It was less than a year ago that England’s previously much-vaunted pack was put to the sword at the set-piece by Australia in the World Cup, ending the host nation’s chances of moving on to the knock-out stages.
Yet within seven months Eddie Jones and his new coaching team have completely turned around England’s forwards to the point that their dominance at scrum-time has led to accusations of ‘boring in’ and cheating by several prominent Australian rugby pundits, including former Wallabies coach Bob Dwyer (via The Daily Mail):
“How anyone could have allowed Dan Cole to scrummage the way he did was absolutely beyond me. How two assistant referees and one referee on the pitch could allow him to consistently and blatantly break the laws of the game, I’m not sure. I couldn’t say that Dan Cole’s experience and ability didn’t play a big part in his clear points win over Scott Sio, but we do expect some semblance of accuracy in accordance with the laws of the game.”
It’s further evidence that Eddie Jones is living up to his early promise of building a successful England team based on a powerful set-piece platform, which is further aided by captain Dylan Hartley’s excellent lineout throwing and the athletic magic of Maro Itoje and George Kruis at not only winning their own ball, but stealing it off other teams. As well as winning thirteen of their own throws, England stole two from the Wallabies.
And although Australian commentators can continue to complain about the referee and his decisions, there was a clear disparity between the discipline of the hosts and the visitors. Whereas Australia picked up fifteen penalties throughout the match, England leaked only eight and one free kick.
The poor performance from the men in gold in that department ensured England could keep the scoreboard ticking over and maintain a comfortable points cushion despite conceding two second half tries.
Dwyer went on to add (via The Daily Mail): “On one occasion Cole’s backside was out of the scrum facing one sideline and his head was in the scrum facing the other sideline.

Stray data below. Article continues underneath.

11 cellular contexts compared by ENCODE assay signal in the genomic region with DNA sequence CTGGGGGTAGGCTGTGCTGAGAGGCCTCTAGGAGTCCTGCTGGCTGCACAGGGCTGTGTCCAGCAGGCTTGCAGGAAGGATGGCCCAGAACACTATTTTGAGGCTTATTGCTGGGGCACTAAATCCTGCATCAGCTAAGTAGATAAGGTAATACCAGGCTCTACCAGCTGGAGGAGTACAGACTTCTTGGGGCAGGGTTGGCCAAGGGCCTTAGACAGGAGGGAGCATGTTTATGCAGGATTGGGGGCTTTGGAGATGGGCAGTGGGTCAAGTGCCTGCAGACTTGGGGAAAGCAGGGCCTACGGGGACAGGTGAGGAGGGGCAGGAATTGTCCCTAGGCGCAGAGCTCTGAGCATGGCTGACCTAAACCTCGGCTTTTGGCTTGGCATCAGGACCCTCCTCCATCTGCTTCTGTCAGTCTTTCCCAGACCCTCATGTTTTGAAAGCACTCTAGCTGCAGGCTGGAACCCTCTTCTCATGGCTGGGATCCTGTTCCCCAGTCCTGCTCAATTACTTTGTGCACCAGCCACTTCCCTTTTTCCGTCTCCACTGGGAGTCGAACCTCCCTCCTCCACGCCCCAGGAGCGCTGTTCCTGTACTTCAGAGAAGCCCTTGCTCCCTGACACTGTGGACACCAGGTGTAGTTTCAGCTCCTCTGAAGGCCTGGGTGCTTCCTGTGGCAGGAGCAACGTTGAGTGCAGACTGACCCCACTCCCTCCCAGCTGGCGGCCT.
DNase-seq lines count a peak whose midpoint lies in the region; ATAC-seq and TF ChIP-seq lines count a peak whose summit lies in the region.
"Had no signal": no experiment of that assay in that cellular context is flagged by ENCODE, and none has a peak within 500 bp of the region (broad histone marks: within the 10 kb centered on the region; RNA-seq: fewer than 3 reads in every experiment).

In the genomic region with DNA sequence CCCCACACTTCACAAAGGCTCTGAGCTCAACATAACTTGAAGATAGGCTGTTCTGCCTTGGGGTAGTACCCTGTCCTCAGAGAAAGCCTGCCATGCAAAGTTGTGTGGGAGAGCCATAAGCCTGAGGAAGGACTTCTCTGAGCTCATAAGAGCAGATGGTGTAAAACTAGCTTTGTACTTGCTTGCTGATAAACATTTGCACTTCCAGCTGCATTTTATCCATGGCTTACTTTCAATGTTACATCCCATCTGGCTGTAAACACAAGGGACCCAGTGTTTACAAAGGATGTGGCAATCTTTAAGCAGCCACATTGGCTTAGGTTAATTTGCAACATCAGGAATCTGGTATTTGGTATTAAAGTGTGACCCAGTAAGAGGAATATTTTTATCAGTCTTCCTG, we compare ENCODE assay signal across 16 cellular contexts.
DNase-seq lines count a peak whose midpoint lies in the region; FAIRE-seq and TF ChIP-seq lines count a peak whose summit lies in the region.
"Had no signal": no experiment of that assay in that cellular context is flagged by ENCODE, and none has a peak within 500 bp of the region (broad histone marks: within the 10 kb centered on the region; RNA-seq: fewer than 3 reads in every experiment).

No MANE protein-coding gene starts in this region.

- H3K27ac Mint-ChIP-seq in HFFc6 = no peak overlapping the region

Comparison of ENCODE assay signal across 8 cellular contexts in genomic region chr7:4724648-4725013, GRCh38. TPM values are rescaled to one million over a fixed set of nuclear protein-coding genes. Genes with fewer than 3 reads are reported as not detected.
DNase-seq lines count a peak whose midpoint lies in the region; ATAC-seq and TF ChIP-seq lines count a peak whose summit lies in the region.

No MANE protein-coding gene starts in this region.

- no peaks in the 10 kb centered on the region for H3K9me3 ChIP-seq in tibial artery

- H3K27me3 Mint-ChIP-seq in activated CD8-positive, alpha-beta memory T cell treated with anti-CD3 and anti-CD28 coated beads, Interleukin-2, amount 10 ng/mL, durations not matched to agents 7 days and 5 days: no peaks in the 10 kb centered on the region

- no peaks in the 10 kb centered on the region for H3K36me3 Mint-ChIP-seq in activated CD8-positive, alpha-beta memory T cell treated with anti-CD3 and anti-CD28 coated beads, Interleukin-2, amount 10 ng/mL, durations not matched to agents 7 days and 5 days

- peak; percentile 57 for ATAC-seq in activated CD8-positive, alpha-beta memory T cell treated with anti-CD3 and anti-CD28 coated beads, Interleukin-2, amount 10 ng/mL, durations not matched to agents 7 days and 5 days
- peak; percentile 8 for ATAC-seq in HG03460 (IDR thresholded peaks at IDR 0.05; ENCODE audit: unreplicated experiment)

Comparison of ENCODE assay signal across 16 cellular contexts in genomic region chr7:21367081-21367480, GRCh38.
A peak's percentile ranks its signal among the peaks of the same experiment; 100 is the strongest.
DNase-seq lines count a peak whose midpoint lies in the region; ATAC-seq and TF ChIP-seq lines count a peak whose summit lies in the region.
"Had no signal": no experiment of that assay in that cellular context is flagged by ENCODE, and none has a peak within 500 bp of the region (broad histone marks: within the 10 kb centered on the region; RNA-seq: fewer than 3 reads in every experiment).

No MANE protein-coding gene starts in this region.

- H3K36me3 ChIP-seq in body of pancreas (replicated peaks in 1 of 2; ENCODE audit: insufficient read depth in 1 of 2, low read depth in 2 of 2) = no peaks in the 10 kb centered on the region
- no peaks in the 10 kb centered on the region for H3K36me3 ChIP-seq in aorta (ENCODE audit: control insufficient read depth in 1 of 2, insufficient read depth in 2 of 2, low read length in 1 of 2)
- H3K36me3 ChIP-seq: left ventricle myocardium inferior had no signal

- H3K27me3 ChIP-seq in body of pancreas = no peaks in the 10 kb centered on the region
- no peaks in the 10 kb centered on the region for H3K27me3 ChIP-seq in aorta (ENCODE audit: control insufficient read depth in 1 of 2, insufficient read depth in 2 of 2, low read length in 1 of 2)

“His most consistent offence was angling in, but on other occasions he managed to roll his right shoulder and give nothing to push against, causing Scott Sio to roll in as well.
“People will say it’s sour grapes and I don’t mind that but before they do I hope they have a good look at the video of the game and make their judgement on the facts.”
All these accusations are all pretty common and rather basic when it comes to the ‘dark arts’ of the front row and any team worth their salt – particularly one led by such a set-piece legend as Argentinian Mario Ledesma – would be using all these and more to gain an advantage.
Whether Cole is guilty of them or not is for the individual fan to decide, but regardless no international team should be so naive not to think teams will try anything to gain the upper hand.
However, the fact that the likes of Dwyer and Kearns feel the need to highlight such issues in the press shows them to be grasping at straws and genuinely concerned that England’s scrum power might just see them win a first ever series in Australia.
Whilst the backs can enjoy the three opportunistic tries that were such a crucial part of England’s win on Saturday, the pack’s ferocious dismantling of Australia’s scrum coupled with the reaction Down Under will genuinely be the sweetest victory for them. Bring on Saturday’s rematch.
Paul Wassell, Pundit Arena